photo by Rubem Porto Jr
Brazil’s level of instability is hard to exaggerate. Once Latin America’s wunderkind and favourite destination of foreign capital, especially as the 2008 crisis unravelled, the country turns ever more into a basket case. Economic growth went from a staggering 7.5 percent in 2010 to a predicted -0.66 percent in 2015. Inflation spiked from 4.5 percent to a current 12-year high of 8.13 percent. Unemployment stands at 5.9 percent, lower than the 7.6 percent five years ago, but disturbingly higher to the historical low of little more than 4 percent at the end of 2014.
Nevertheless, countries like Ireland, or even Spain, show that such economic trouble is not necessarily a threat to social order. If institutions work and ensure political stability, countries recover, especially if they command a young workforce, trained in one of the best education systems in the region, and vast natural resources.
In the case of Brazil, however, political instability seeps into the system, too. The 2014 World Cup protests anticipated events soon to follow. Triggered by a rise of public transport prices in order to finance the newly built stadiums, these protests revealed a deep distrust against political leaders and economic elites in a substantial part of the population.
Distrust, then, turned into hatred after the World Cup fever ebbed down. By the end of last year a corruption scandal erupted that shocked the country, even as most Brazilians are used to corruption as part of daily life. The scandal pivots around the state-owned Petrobras oil giant. Brazil’s economic elites used the company to funnel funds illegally to political parties in a pay-to-play scheme. President Rousseff stood at the helm of Petrobras from 2003-2010, the exact period when the scheme took hold. Yet, she claims having nothing to do with the corruption, and indeed, not having been aware of any wrong-doing at all. This claim is dangerous as almost no citizen buys it and thus provokes ever more social unrest. The large-scale demonstrations are further fueled by Brazil’s deep-rooted class structure and ideological media, as well as the power of organized crime syndicates, which effectively govern substantial parts of Brazil’s mega-cities like Rio de Janeiro.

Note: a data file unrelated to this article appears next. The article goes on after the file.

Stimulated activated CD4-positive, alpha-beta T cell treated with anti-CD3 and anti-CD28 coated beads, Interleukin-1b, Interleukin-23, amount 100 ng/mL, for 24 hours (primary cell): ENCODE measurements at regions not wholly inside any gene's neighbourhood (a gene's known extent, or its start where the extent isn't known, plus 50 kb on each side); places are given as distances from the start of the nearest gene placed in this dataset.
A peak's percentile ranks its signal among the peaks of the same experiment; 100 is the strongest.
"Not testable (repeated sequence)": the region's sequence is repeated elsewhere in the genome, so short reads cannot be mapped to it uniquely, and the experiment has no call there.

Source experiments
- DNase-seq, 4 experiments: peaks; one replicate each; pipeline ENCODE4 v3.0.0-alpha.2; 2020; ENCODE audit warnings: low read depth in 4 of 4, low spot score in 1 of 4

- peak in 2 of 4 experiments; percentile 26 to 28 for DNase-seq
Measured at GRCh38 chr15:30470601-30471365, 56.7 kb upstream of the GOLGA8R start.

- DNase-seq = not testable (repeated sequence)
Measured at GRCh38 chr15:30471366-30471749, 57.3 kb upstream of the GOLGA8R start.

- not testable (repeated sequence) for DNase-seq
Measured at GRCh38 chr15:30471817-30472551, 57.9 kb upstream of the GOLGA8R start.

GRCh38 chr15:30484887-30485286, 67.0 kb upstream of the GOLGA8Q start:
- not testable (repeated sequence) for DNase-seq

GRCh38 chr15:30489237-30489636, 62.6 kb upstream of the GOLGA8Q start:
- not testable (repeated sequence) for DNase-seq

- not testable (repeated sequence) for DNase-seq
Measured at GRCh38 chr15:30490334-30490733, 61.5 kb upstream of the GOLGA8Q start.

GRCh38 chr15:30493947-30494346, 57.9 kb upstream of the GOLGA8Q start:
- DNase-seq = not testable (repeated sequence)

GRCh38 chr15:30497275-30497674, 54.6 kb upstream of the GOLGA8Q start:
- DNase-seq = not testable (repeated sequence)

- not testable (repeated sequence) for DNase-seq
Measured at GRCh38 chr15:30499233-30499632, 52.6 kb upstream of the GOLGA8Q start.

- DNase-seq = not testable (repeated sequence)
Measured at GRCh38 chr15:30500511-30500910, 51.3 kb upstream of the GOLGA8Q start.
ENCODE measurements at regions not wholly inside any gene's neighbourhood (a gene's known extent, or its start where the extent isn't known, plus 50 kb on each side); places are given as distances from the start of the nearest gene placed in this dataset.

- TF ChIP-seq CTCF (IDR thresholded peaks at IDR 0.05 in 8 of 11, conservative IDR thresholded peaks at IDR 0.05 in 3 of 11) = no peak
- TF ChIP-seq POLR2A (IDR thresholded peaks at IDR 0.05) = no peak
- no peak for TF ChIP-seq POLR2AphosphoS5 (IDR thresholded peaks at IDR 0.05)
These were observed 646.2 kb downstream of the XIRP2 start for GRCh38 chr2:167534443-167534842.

There’s no denying that Brazil’s problems are gigantic and defy any neat categorization of political or economic. Neither are they solely based in domestic problems or the global economy. Brazil, rather, gets something from everything. China’s downturn is surely a significant factor in Brazil’s woes. As its economy cools down, demand for oil falls and the politburo scales back on FDI. This hits Brazil twice; first in the oil sector, and second, the country’s agrobusiness, which produces meat and soy beans for the Chinese market.
Domestically, this downturn has poked the interest of the media in political corruption, and unearthed the Petrobras scandal, which is far from over. Given the country’s class politics and related clandestine networks of the politico-economic elites, it is likely that more wrong-doing comes to light – on both sides of the political spectrum. This will lead to even more social unrest and political instability. President Rousseff, forced from the outset to build unholy alliances, remains entangled in a web of enmity and political favours, but is unlikely to face impeachment (as protesters demanded lately). Rather, her administration will become paralyzed and provide a smoke-screen for continuing corruption.
There is hope for Brazil, though. The country has a quality education system that churns out a well-informed and creative citizenry and young workforce, hungry for consumer goods. The natural resources the country commands have the potential to hedge against future downturns. Even more so, Brazil has shown in the past that it knows how to exploit these resources, lure foreign capital and build a labour market that is able to absorb large numbers of professionals. There is no reason to believe Brazil can’t do it again. Until then, however, things will to get worse.